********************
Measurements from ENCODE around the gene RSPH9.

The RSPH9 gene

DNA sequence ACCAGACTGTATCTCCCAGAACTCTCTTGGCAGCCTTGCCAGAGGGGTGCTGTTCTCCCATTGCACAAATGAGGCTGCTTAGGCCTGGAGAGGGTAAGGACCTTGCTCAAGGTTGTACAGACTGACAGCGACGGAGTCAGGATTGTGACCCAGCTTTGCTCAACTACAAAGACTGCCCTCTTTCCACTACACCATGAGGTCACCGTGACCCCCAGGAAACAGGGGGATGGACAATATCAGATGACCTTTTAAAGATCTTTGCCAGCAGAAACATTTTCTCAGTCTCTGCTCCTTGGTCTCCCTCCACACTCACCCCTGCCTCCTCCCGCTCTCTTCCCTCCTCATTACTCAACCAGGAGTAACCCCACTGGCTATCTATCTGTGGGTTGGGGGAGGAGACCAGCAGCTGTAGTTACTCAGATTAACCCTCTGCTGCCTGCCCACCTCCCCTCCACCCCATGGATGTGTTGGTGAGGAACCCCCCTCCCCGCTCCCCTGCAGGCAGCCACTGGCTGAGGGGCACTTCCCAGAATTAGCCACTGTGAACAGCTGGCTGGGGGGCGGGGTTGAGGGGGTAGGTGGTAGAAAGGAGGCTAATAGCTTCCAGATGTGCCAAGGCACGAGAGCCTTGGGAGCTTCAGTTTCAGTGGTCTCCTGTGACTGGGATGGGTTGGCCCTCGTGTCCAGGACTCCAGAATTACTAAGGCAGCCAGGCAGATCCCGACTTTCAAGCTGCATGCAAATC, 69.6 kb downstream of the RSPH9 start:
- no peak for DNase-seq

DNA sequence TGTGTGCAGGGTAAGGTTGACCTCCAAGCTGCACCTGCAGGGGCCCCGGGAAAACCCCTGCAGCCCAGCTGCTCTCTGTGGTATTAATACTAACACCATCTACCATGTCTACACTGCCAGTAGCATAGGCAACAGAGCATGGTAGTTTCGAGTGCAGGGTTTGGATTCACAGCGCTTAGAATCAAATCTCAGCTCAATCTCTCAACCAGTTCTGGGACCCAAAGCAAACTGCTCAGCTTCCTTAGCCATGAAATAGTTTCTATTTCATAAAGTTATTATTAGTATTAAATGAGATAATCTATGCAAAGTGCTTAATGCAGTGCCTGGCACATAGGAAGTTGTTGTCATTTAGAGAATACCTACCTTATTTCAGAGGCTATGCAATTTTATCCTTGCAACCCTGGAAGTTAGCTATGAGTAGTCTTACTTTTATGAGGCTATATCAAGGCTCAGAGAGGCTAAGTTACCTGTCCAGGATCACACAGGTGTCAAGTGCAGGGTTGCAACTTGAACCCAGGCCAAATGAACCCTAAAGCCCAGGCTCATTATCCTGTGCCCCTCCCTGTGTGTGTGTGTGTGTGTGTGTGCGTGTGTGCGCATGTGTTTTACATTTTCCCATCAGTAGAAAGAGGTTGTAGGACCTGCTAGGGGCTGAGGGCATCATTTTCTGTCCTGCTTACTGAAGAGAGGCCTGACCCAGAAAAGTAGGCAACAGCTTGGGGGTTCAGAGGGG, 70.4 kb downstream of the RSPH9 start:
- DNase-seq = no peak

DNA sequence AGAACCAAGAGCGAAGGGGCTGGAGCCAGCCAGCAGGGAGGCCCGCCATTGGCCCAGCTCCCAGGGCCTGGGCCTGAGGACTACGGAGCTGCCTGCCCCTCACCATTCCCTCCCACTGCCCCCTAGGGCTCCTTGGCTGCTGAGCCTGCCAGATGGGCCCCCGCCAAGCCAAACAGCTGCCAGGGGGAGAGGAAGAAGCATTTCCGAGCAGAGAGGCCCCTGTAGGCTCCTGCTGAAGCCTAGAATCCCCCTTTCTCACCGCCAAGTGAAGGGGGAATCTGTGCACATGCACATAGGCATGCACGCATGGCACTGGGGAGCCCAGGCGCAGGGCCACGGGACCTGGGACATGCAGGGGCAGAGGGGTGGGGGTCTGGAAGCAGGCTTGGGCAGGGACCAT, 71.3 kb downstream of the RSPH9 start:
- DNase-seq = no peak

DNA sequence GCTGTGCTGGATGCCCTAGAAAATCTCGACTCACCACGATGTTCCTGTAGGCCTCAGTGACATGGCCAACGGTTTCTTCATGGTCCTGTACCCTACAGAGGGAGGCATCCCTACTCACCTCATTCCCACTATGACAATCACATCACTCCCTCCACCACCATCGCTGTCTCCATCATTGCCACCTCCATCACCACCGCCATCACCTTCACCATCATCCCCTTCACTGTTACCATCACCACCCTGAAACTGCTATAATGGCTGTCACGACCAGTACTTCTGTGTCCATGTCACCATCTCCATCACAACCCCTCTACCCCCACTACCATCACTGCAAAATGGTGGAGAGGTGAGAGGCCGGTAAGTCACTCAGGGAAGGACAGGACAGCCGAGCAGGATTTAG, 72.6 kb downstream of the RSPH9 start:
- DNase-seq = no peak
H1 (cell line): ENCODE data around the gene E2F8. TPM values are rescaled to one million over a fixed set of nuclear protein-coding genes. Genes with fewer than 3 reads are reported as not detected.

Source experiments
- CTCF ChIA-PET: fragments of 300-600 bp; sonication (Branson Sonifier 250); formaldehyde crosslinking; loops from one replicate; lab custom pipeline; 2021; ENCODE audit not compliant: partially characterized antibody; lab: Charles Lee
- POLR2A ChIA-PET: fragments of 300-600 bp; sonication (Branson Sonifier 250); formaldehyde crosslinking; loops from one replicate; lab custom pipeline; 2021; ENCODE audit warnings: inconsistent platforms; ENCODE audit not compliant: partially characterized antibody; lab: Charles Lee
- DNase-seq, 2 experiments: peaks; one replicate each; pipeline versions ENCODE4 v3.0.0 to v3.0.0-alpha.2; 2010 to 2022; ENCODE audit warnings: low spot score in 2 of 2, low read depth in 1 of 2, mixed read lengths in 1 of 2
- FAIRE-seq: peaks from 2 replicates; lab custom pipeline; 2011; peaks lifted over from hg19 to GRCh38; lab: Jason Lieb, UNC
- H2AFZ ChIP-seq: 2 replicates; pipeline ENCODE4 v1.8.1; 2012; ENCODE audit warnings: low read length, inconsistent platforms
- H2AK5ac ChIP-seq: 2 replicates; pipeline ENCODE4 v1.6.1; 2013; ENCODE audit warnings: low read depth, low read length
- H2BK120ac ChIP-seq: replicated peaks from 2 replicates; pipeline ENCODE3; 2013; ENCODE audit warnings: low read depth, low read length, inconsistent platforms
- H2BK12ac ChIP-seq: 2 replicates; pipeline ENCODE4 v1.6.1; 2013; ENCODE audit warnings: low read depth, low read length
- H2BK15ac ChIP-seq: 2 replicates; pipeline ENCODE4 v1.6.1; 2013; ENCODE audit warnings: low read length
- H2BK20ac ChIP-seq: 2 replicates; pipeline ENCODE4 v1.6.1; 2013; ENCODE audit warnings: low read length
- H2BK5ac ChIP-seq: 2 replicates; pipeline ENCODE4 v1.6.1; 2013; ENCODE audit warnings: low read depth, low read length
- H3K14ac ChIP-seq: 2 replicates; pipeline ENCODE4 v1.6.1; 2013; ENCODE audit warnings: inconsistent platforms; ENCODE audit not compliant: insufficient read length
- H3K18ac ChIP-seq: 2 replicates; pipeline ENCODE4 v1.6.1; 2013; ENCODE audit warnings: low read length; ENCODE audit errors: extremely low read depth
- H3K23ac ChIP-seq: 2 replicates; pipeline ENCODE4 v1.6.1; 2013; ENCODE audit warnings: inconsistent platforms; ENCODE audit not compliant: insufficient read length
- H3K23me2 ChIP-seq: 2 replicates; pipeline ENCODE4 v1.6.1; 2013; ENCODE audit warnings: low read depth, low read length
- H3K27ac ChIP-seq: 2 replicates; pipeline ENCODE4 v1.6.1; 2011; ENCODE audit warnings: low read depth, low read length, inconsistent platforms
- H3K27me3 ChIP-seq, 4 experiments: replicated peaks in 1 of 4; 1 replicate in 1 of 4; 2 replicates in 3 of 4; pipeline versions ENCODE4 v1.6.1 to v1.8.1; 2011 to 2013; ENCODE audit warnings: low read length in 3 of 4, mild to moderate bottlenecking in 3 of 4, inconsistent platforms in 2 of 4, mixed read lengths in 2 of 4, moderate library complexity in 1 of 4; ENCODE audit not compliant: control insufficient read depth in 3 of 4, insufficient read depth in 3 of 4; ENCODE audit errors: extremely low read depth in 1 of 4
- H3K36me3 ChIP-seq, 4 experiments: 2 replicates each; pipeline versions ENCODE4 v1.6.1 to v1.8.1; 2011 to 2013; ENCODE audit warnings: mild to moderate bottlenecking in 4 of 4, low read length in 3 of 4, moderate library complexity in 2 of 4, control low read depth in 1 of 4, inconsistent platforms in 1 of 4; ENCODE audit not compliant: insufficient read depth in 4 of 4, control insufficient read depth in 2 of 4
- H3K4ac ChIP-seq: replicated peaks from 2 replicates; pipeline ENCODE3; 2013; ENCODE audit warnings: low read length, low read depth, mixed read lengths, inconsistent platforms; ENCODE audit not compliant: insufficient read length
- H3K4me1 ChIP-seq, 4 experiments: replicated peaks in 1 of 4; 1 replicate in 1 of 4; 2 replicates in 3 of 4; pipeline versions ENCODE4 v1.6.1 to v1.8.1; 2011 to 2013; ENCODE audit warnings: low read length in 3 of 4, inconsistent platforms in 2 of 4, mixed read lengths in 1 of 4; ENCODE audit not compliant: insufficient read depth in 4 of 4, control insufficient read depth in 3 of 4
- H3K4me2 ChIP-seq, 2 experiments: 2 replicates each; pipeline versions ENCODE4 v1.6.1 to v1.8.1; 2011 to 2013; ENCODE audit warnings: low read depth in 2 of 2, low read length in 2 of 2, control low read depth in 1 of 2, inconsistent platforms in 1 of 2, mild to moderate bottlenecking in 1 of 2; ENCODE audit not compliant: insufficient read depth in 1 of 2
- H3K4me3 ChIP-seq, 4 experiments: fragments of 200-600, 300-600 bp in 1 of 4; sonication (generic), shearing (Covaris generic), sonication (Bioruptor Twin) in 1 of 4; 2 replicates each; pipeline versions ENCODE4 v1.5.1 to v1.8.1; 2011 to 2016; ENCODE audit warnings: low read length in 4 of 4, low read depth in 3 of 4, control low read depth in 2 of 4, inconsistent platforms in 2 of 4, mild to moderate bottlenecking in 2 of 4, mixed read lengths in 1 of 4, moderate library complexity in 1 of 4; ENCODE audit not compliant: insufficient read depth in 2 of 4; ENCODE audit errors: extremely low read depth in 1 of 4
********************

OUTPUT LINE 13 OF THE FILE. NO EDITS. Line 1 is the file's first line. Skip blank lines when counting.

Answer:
- CTCF ChIA-PET: fragments of 300-600 bp; sonication (Branson Sonifier 250); formaldehyde crosslinking; loops from one replicate; lab custom pipeline; 2021; ENCODE audit not compliant: partially characterized antibody; lab: Charles Lee